Photo Credit: Janelle Shane’s Tumblr, Lewis and Quark
The Portland Guinea Pig Rescue is home to many fluffy critters, but coming up with creative names can be a challenge. So researcher Janelle Shane developed an algorithm to generate guinea pig names. Given a list of examples, (”Snickers”, “Pumpkin”, “Ginger”, “Rascal”, etc.), a neural network learned to make more.
Neural networks are a type of computer program with thousands of processing nodes that mimic the way human brains learn. They work in a network to “train” on sample datasets with enough examples, adapting over time and identifying patterns. In this case, 628 names was enough to generate “remixes” and new words.
For the most part, the neural network excelled at its task, generating names that are both eclectic and cute. The resident puffballs include: Popchop, Fuzzable, Buzzberry, Fleury White, Stargoon, and Princess Pow.
However, some of the misfires were names like Madly Mean, Fleshy, and Bho8otteeddeeceul.
Go check out the adorable guinea pigs, along with pictures, here, or on the researcher’s own blog. And of course, you can head over to the Portland Guinea Pig Rescue’s website if your life needs a little Popchop or Princess Pow.
Sources (besides links in the article):
The Mary Sue
The month of November will bring a number of submission and application deadlines that readers may want to take note of.
The NCWIT Aspirations in Computing Award application is due on November 6, 2017. The application includes several questions and essays. The award is based off of aspirations, so don’t worry if you are relatively new to coding!
The Google Code-in starts on November 28, 2017. Participants perform a variety of tasks for various open-source organizations in order to win prizes and possibly a trip to Google HQ.
Don’t miss these great opportunities! Start preparing/sending in submissions today!
Google has many impressive achievements in the field of AI; one especially renowned accomplishment was AlphaGo’s over Lee Sedol (one of the world’s best Go players). In addition, Google also has a great collaborative community, where passionate coders and AI learners alike can create their own projects and share them with others.
This website currently has fifteen machine learning experiments, where you can see for yourself how AI really works. Here is the list of all the experiments. Note that some experiments require the use of a camera.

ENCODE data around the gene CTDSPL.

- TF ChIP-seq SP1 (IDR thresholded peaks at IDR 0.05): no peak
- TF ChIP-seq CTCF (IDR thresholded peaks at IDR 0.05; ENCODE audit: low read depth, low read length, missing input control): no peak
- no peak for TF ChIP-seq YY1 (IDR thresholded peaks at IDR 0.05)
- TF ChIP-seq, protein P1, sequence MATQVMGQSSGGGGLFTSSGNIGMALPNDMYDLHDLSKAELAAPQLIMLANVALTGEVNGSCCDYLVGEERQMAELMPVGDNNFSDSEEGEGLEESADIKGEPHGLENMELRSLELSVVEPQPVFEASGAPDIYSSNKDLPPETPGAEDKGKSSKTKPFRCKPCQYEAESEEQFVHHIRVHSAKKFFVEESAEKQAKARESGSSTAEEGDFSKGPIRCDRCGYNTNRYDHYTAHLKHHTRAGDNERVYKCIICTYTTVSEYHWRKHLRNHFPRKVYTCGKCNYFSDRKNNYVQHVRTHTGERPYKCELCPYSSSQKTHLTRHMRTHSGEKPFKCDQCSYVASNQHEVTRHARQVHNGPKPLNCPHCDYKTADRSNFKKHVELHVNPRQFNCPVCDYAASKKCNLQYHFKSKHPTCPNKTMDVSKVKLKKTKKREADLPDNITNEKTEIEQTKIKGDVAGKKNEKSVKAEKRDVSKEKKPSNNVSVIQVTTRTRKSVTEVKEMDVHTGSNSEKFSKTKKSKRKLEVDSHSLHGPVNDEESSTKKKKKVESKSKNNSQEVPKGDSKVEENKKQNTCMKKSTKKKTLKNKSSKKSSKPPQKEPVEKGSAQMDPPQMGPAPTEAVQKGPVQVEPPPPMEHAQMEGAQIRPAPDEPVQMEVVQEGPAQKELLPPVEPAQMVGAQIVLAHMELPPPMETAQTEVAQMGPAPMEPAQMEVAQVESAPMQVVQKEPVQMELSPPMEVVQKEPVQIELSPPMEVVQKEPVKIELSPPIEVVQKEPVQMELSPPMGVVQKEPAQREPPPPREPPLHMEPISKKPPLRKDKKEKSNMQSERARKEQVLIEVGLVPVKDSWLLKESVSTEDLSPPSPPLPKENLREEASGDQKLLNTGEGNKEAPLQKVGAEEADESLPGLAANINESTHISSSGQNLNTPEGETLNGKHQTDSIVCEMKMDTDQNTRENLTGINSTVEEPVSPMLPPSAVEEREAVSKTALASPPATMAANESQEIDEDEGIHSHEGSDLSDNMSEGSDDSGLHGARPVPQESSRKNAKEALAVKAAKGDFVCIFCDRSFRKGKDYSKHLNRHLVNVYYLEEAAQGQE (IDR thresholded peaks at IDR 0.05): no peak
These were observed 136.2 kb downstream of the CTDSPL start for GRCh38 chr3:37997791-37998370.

“I want you to know there’s a place for you in this industry,” Sundar Pichai, Google Chief Executive Officer said to the young women finalists at Technovation, a months-long app-building competition. “There’s a place for you at Google. Don’t let anyone tell you otherwise. You belong here, and we need you.”
His remarks came at a particularly controversial time, when software engineer James Damore’s manifesto went viral. Damore criticized Google’s diversity efforts and said women may be worse at tech jobs due to biological differences. He was fired by Pichai.
At the Technovation Challenge World Pitch Summit award ceremony, girls around the world proved Damore wrong. Since 2009, Technovation has inspired and supported thousands of teen girls in learning to code and make their own apps. 2,300 apps addressing social issues have been made.
Technovation is held by the nonprofit Iridescent, which aims to “empower the world’s underrepresented young people, especially girls, through engineering and technology to become innovators and leaders.” This year, Google partnered with the program to bring the finalists to the center of the tech world.
During the summit, the final six teams in the senior division presented their apps, which targeted problems from female genital mutilation, to building recycling infrastructure, to assisting pregnant women. They also presented business plans, expansion goals, and inspirational behind their projects.
The winners of this year’s competition, from Almaty, Kazakhstan, were the creators of the app QamCare. The problem they aim to solve is a relatable one: feeling unsafe when walking home alone after dark. One team member shared her story of realizing a man was following her as she walked home alone. Though she was able to make it home safe, not everyone does: 9 people go missing every day in Kazakhstan, including many underage girls.
Technovation definitely is inspiring a new generation of women in tech.
Teen Vogue (2)
she++ has opened registration for its annual #include Fellowship! We want to encourage all of our readers to participate, as it is an overall rewarding experience from what we’ve heard.
For the fellowship, you can start your own CS initiative – e.g. a club, tech talk, hackathon, etc. In January, you will have the opportunity to apply to attend the she++ gala. During the gala, which stretches over several days in April, #include fellows will get the chance to meet prominent technologists such as Sheryl Sandberg and tour tech companies such as Google and Facebook.
Visit the she++ website here and register to participate today!